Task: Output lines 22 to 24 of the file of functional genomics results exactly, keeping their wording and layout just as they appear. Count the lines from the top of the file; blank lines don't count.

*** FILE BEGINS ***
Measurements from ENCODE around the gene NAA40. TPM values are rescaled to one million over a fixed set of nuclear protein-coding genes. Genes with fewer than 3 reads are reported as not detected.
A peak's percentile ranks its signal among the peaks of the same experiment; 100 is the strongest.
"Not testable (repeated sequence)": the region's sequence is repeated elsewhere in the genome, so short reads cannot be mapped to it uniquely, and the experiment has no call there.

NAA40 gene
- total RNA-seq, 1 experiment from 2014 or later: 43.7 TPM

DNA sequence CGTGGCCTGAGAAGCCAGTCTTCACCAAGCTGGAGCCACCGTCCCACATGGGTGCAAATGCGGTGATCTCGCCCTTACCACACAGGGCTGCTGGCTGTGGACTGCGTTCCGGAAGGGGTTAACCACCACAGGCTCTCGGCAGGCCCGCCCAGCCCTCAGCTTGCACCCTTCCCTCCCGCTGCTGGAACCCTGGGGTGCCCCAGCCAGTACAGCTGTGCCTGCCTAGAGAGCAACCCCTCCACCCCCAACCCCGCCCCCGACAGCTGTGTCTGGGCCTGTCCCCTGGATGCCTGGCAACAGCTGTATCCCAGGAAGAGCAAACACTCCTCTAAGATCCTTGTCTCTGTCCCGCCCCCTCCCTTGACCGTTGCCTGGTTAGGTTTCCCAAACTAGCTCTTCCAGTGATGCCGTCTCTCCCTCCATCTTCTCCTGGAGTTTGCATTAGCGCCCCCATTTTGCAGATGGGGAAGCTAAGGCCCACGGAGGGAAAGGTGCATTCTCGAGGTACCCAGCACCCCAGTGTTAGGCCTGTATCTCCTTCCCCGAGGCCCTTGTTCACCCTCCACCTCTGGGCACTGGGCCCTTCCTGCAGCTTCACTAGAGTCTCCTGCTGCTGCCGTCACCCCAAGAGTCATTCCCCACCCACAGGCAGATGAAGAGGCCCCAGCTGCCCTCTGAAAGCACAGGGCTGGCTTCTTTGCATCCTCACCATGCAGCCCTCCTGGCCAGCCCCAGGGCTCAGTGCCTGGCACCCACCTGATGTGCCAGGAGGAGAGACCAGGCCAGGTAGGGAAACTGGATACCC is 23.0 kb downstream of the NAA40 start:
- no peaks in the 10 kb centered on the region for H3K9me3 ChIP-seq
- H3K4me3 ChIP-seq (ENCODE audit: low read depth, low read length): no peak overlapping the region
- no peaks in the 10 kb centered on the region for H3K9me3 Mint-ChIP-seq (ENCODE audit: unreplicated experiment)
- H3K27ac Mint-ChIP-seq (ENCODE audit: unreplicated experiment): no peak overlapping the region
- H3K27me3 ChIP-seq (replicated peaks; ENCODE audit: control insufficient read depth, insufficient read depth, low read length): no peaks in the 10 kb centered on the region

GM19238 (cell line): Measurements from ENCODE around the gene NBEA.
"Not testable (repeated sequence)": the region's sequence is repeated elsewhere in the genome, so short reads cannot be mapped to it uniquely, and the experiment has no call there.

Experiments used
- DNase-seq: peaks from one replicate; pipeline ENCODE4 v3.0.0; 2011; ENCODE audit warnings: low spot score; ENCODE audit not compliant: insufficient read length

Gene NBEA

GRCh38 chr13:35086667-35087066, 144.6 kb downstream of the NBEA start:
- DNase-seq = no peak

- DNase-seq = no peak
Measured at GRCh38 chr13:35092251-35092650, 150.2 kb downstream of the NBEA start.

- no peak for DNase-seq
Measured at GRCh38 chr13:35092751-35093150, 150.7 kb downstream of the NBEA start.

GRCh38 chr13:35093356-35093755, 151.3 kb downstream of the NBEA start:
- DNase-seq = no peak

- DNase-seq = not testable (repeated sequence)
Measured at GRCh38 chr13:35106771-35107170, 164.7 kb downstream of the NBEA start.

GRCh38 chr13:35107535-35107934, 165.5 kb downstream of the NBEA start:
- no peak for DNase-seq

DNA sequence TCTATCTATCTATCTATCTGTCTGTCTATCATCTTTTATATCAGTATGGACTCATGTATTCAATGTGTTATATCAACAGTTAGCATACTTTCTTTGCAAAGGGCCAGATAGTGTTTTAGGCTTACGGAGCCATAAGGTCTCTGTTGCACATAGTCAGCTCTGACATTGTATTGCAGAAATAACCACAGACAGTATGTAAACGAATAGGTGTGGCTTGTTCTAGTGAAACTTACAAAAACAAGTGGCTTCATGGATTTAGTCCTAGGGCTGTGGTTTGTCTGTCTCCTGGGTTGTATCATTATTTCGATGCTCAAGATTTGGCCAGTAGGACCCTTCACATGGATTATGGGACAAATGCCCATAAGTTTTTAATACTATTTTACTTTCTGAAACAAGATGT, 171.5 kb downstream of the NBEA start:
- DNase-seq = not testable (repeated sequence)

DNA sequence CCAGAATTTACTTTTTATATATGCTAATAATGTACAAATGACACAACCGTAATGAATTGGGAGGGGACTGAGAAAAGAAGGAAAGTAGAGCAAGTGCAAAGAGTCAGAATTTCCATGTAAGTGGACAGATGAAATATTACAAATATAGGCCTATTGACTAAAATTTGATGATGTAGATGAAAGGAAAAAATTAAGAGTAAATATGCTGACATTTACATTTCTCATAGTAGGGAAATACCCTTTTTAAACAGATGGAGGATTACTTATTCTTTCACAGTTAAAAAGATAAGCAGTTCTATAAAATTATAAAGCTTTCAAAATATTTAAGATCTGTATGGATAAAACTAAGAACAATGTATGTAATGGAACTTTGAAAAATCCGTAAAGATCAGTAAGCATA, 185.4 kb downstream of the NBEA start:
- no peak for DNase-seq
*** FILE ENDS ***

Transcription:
Measured at GRCh38 chr13:35092751-35093150, 150.7 kb downstream of the NBEA start.

GRCh38 chr13:35093356-35093755, 151.3 kb downstream of the NBEA start:
- DNase-seq = no peak